Borsuk’s Conjecture

Karol Borsuk conjectured in 1933 that every bounded set in R^d can be covered by d+1 sets of smaller diameter.  Jeff Kahn and I found a counterexample in 1993. It is based on the Frankl-Wilson theorem.

Let \cal G be the set of \pm 1 vectors of length n. Suppose that n=4p and p is a prime, as the conditions of Frankl-Wilson theorem require. Let {\cal G'} = \{(1/\sqrt n)x:x \in {\cal G}\}. All vectors in {\cal G}' are unit vectors.

Consider the set X=\{x \otimes x: x \in {\cal G}'\}. X is a subset of R^{n^2}.

Remark: If x=(x_1,x_2,\dots,x_n), regard x\otimes x as the n by n matrix with entries (x_ix_j).

It is easy to verify that:

Claim: <x \otimes x,y\otimes y> = <x,y>^2.

It follows that all vectors in X are unit vectors, and that the inner product between every two of them is nonnegative. The diameter of X is therefore \sqrt 2. (Here we use the fact that the square of the distance between two unit vectors x and y is 2 minus twice their inner product.)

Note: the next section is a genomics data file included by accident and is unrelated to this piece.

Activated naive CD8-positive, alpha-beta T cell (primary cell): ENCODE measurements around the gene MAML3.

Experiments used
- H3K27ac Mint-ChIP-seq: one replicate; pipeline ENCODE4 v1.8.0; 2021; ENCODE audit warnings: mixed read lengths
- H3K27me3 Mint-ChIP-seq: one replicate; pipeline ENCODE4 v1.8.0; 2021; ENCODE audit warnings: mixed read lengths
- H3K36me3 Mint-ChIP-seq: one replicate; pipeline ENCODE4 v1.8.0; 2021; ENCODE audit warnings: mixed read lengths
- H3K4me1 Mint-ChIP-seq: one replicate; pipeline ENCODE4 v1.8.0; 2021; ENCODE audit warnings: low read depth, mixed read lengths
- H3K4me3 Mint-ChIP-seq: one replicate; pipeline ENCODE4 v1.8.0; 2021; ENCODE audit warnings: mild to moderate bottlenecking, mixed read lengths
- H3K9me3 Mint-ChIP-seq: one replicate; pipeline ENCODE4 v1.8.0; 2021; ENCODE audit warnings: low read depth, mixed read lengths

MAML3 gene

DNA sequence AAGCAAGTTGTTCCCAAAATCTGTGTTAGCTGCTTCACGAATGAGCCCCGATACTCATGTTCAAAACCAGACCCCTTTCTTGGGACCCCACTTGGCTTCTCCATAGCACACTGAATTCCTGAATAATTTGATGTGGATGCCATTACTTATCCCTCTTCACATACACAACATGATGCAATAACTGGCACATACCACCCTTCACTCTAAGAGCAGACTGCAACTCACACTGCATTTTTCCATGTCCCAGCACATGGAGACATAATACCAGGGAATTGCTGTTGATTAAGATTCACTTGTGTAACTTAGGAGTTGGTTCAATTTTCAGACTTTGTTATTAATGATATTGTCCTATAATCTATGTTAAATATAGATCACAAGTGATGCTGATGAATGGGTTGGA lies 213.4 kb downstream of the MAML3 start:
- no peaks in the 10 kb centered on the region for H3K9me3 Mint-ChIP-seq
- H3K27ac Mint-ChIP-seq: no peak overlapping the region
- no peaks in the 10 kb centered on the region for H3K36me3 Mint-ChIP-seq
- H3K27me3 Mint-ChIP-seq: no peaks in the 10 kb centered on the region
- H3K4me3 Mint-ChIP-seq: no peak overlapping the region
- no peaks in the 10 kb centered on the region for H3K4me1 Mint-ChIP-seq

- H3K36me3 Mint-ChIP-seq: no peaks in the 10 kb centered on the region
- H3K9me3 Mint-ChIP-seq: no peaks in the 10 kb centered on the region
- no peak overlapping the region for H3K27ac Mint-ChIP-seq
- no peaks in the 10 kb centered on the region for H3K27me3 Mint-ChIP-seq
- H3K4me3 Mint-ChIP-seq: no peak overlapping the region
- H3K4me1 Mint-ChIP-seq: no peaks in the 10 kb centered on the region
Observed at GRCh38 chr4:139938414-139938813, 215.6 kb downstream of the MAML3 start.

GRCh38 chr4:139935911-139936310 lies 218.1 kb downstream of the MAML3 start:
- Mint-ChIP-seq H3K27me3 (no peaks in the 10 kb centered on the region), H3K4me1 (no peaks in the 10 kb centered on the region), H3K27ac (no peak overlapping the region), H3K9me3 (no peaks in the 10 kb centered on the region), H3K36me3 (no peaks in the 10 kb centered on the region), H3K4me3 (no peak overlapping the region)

Suppose that Y \subset X has a smaller diameter. Write Y=\{x \otimes x: x \in {\cal F}\} for some subset \cal F of \cal G. This means that Y (and hence also \cal F) does not contain two orthogonal vectors and therefore by the Frankl-Wilson theorem

|{\cal F}| \le U=4({{n} \choose {0}}+{{n}\choose {1}}+\dots+{{n}\choose{p-1}}).

It follows that the number of sets of smaller diameter needed to cover X is at least 2^n / U. This clearly refutes Borsuk’s conjecture for large enough n. Sababa.

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